First, lets talk about some basics. There’s two options for cookie persistence:

Session = The cookie (FedAuth) is stored in your browser memory. If you close the browser, it’s gone. When you open a new browser, you will be forced to log in again.

Persistent = The FedAuth cookie is written to disk on your client machine. You can close your browser (or even reboot) all you want, when you hit the site again, the cookie will be presented to the server, and you will be authenticated again without logging in. This cookie can also be shared across other applications. For example, Excel can use this same cookie when authenticating to SharePoint. That’s not possible with a Session cookie. In that case, every application needs to authenticate separately.

Your cookie type is controlled using the UseSessionCookies property of the SPSecurityTokenServiceConfig. The default value is “false”.

UseSessionCookies = True = Session Cookie

UseSessionCookies = False = Persistent Cookie

There’s also the “Sign me in automatically” check box on the out-of-box login form. If you use a custom login form, you may or may not have this functionality.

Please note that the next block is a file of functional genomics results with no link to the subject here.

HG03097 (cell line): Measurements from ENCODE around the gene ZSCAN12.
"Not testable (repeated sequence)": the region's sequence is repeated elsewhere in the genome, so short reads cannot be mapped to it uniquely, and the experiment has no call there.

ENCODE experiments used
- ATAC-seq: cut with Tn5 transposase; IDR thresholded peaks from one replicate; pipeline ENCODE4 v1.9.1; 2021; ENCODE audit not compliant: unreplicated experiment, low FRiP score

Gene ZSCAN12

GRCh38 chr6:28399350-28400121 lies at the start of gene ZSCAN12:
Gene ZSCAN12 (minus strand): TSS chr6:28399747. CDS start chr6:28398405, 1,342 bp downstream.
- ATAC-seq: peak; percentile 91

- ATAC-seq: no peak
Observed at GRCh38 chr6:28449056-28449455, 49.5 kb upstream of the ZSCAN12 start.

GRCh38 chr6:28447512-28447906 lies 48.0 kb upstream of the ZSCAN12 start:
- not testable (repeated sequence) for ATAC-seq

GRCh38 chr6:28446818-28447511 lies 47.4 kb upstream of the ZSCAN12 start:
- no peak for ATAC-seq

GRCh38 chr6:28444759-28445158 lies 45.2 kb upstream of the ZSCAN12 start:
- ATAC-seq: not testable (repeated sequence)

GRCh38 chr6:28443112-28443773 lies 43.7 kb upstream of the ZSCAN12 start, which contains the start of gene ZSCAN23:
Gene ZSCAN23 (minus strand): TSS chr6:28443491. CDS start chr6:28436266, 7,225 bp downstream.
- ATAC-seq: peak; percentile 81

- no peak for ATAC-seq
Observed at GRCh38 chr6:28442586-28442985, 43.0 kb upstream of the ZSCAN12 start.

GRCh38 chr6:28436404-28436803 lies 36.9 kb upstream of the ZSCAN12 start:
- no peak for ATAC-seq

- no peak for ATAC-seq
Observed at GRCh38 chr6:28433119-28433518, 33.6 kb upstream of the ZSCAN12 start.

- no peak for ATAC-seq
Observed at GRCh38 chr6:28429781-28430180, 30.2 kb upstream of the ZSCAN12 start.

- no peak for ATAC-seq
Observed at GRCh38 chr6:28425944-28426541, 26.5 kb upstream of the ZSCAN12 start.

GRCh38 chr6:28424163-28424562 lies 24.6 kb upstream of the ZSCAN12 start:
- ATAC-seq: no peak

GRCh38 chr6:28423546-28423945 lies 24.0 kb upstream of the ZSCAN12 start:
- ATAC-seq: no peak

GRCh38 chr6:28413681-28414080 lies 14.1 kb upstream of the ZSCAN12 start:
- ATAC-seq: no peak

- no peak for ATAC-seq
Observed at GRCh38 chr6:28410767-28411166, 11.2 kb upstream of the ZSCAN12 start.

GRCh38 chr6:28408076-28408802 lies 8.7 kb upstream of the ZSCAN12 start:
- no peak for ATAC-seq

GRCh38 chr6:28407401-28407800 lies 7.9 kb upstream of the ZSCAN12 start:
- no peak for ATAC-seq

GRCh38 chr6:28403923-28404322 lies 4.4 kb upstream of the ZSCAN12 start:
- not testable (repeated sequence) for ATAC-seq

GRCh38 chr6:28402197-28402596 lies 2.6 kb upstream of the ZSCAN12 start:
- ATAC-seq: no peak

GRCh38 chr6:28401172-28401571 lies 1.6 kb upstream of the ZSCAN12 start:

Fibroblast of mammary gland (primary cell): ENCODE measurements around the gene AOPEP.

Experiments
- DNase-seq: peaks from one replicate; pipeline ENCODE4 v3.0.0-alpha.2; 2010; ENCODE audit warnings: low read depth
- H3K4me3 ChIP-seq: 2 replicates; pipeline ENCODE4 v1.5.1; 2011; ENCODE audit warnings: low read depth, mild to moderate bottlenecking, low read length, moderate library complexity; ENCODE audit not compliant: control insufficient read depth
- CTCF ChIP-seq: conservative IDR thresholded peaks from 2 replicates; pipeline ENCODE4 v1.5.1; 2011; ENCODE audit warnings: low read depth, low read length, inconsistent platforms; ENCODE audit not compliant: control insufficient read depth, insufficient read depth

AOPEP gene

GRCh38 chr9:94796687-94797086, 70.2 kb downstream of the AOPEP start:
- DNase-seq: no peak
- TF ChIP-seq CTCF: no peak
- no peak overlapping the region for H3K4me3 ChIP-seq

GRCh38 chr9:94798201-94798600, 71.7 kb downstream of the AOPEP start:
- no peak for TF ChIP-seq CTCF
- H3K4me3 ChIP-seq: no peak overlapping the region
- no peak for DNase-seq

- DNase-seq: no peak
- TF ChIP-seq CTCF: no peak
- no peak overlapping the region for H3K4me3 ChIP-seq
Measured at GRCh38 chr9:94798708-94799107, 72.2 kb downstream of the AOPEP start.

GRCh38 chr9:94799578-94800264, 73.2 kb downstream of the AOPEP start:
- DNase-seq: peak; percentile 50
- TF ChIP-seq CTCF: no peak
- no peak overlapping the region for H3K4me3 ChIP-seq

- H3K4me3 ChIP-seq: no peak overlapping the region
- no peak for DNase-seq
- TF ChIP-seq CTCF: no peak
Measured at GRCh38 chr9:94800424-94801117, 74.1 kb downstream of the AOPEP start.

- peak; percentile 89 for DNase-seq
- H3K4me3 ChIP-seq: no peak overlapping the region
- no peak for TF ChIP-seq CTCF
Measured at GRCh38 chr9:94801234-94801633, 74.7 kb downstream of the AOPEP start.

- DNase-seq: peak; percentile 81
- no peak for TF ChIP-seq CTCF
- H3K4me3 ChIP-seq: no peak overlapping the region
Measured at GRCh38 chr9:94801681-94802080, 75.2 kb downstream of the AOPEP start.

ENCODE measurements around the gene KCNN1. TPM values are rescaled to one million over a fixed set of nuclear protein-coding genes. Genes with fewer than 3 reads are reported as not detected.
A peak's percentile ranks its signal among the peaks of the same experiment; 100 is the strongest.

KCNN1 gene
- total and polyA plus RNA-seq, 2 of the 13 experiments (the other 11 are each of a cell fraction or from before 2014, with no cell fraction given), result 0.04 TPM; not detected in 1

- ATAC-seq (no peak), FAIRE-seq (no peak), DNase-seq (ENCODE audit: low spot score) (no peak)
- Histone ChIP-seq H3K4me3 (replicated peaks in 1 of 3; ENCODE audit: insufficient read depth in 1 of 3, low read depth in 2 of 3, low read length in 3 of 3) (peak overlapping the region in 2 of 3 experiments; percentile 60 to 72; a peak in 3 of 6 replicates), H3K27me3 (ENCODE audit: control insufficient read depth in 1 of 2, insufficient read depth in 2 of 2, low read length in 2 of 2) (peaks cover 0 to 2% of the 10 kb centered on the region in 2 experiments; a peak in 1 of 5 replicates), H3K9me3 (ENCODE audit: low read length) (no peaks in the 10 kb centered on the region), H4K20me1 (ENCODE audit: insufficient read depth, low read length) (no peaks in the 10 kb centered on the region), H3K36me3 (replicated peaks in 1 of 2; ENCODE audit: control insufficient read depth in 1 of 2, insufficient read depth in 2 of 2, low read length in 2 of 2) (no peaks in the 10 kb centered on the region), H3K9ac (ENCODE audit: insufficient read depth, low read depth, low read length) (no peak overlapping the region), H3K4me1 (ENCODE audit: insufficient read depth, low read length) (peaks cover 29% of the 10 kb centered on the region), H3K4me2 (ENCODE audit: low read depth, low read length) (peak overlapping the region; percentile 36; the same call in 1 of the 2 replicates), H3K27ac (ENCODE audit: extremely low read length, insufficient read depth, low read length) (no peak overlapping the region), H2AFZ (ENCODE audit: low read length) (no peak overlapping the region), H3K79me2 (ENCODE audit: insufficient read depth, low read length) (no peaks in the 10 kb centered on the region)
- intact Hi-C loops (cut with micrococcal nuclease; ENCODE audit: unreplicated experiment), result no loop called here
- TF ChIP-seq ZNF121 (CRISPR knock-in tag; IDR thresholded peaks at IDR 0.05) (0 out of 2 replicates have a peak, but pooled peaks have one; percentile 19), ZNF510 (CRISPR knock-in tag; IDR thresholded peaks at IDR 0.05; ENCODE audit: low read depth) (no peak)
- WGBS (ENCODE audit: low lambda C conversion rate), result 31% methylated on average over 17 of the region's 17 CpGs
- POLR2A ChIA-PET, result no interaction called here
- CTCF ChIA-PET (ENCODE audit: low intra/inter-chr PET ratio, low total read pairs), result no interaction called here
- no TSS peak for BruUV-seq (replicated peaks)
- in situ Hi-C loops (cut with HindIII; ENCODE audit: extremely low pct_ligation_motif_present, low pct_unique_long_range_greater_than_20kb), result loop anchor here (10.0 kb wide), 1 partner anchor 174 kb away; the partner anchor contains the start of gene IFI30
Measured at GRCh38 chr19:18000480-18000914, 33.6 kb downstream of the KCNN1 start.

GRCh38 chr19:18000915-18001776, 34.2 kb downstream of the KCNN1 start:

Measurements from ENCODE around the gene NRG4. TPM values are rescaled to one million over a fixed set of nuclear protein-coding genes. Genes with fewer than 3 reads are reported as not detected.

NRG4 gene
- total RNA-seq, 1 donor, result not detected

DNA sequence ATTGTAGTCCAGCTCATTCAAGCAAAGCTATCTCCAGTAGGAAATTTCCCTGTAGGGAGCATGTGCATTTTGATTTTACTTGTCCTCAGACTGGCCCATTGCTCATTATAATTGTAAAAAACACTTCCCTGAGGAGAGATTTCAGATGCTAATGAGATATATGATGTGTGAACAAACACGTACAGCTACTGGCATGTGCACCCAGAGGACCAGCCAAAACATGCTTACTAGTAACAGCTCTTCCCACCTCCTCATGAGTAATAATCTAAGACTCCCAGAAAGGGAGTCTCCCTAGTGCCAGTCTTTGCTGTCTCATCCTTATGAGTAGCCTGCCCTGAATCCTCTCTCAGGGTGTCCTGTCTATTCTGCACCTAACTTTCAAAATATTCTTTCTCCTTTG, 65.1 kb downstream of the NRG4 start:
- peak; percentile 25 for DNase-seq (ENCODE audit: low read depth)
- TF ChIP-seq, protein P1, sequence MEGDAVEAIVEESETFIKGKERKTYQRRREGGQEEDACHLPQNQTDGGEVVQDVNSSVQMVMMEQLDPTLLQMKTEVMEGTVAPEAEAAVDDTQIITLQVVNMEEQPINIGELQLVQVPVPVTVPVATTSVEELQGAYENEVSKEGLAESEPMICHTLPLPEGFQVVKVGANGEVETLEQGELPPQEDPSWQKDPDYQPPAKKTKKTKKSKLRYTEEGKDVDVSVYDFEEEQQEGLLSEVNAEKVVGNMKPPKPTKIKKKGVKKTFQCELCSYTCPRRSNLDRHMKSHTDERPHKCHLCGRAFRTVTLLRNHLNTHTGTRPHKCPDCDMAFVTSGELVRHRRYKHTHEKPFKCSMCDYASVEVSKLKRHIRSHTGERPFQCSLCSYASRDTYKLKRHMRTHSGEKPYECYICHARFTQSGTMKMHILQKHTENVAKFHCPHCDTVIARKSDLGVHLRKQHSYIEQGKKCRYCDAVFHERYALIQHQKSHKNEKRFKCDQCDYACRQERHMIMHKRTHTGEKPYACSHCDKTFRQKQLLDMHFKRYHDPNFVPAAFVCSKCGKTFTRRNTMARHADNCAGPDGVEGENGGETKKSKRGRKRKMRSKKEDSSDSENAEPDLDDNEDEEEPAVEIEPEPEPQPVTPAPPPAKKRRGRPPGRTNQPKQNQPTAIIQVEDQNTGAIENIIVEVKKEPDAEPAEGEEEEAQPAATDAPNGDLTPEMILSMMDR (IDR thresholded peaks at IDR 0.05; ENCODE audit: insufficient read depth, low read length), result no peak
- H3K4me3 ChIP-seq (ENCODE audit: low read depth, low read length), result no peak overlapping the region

If “Sign me in automatically” is not selected, you will get a Session cookie regardless of what the UseSessionCookies property is set to.

Here I have it set to False, which should mean a Persistent cookie:

But if I don’t select the checkbox…

… I will get a Session cookie, which you can see in a Fiddler trace if you base-64 decode the FedAuth cookie.

Find the FedAuth cookie in the client request (top-right pane), right-click on it and choose “Send to TextWizard”:

Choose “From Base64” in the “Transform” drop-down, and delete the “FedAuth=” part in the upper pane.

Now you should be able to see the decoded FedAuth cookie, and the persistence setting.

Session Cookie:

False = Session Cookie

No Expiration Set.

In the Fiddler trace, find where the server set the FedAuth cookie. You’ll notice that a Session cookie does not specify a client-side expiration:

FedAuth=77u/PD94bWwgdmVyc2lvbj0iMS4wIiBlbmNvZGluZz0idXRmLTgiPz48U1A+<truncated for brevity>+; path=/; HttpOnly

Persistent Cookie:

True = Persistent cookie

Expiration is set.

In the Fiddler trace, find where the server set the FedAuth cookie. You’ll notice that a Persistent cookie does specify a client-side expiration:

FedAuth=77u/PD94bWwgdmVyc2lvbj0iMS4wIiBlbmNvZGluZz0idXRmLTgiPz48U1A+<truncated for brevity>=; expires=Wed, 11-Jul-2018 16:35:20 GMT; path=/; HttpOnly

Add a Comment